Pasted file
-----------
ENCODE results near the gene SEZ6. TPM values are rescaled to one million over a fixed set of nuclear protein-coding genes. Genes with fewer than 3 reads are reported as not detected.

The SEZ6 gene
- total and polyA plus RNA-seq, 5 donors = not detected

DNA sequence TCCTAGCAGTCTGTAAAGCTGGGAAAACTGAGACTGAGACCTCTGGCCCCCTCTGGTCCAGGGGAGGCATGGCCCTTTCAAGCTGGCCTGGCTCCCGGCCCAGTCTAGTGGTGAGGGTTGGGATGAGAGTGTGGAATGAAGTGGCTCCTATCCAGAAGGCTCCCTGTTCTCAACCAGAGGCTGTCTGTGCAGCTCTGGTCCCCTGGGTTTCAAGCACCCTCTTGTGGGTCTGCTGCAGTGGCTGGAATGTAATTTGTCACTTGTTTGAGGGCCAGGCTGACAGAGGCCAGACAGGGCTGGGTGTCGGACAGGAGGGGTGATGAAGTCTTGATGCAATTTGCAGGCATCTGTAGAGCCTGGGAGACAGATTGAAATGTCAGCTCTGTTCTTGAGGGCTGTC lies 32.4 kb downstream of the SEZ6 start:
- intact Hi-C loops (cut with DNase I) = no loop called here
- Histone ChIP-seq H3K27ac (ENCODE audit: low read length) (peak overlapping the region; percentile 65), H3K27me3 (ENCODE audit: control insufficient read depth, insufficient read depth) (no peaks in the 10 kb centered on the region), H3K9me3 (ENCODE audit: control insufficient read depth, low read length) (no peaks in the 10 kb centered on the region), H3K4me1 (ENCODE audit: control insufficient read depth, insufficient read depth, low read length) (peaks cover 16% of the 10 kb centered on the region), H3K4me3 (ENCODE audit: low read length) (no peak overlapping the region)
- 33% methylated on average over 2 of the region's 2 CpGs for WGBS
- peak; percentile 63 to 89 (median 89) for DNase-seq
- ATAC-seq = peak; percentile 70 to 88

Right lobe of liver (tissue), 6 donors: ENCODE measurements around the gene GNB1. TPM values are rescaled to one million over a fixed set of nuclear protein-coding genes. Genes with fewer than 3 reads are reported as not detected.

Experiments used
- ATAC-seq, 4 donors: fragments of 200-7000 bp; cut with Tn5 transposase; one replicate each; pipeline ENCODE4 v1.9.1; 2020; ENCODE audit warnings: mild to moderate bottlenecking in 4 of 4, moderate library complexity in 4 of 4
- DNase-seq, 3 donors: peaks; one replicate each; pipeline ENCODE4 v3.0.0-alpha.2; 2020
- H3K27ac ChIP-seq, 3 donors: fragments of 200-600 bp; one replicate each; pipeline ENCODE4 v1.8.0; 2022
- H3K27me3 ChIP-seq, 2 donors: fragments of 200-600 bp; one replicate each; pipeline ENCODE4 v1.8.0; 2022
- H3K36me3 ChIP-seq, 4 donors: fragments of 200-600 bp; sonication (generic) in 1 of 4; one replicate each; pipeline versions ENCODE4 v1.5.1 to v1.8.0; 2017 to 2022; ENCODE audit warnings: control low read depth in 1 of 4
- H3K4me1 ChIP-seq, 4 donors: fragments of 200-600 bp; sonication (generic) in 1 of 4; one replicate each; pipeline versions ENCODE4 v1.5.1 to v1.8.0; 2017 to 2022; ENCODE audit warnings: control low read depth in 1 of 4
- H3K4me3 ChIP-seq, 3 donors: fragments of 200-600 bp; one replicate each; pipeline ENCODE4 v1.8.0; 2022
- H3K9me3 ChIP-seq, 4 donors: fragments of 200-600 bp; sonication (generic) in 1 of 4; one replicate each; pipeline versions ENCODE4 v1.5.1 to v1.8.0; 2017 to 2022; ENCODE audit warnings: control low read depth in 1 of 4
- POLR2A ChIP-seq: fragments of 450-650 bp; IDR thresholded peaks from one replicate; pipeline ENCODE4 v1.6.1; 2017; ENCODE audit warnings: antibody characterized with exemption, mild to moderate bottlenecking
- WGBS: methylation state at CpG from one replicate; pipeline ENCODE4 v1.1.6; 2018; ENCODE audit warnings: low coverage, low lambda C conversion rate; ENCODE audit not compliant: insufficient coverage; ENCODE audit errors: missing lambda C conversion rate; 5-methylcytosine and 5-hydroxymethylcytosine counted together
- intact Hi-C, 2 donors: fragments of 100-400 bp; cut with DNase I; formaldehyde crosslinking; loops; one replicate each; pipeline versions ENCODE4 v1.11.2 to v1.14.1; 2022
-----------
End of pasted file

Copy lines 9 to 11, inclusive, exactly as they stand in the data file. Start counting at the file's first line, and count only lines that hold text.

- ATAC-seq = peak; percentile 70 to 88

Right lobe of liver (tissue), 6 donors: ENCODE measurements around the gene GNB1. TPM values are rescaled to one million over a fixed set of nuclear protein-coding genes. Genes with fewer than 3 reads are reported as not detected.

Experiments used